Jack forwarded me last week an intriguing message from Chris Landauer, from some non-public forum, dealing with identity and undecidability.
"Another question came up about recognizing when two objects are the same. Since that question is formally undecidable even in polynomial expressions over the integers (Hilbert's 10th problem), I don't see it as being possible in the more complicated spaces of computing systems (...) without some kind of "cheating", to use the usual mathematical parlance.
In this case, one useful kind of cheating is to provide some very carefully engineered introspective processes that let the computing objects help to analyze and combine themselves with others. This notion of "Computational Reflection'' is one of the main principles that underlie Kirstie Bellman's and my theoretical computing research, which has shown that we can build such computing systems"
A quick search about Launder and Bellman led me to a very rich list of publications .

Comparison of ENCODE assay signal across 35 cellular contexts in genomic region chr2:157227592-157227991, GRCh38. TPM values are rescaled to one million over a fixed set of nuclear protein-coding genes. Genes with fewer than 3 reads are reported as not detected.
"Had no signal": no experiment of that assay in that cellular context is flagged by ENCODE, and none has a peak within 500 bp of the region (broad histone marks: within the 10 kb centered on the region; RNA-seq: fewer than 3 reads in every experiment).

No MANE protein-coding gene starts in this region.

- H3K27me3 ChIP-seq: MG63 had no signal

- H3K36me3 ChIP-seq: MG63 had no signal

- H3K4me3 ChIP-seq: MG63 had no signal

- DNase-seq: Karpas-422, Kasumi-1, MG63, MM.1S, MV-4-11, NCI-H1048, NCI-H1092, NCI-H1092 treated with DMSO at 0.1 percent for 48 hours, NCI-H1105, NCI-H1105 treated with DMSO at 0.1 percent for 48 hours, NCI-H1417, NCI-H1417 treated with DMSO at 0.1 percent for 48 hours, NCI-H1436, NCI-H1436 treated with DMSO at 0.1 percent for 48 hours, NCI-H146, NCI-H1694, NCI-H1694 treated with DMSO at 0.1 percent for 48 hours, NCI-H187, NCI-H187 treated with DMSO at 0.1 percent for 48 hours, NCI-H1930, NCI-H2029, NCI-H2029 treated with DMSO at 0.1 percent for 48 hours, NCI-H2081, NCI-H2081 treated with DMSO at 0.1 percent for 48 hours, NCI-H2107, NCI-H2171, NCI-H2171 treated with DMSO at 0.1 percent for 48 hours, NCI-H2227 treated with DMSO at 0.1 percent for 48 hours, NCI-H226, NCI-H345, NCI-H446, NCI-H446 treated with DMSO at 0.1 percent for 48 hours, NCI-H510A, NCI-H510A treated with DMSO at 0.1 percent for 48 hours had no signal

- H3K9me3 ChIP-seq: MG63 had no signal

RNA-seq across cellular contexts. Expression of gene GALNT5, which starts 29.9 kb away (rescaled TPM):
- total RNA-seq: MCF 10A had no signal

But further searching for "identity + undecidable", I stumbled on this amazing paper written in early Web days (Oct '93) by Henry G. Baker. Although written for the context of distributed computing, quite technical, dealing in-depth with various flavours of identity/equality of objects in object-oriented languages such as LISP, many excerpts of the paper make sense even for the non-programmer:
Of course, to behave supposes a context of behaviour ... this conforts me in the line of thought that there is no identity, only identification process."Our model for object identity is similar to the concept of "operational identity", in which objects which behave the same should be the same."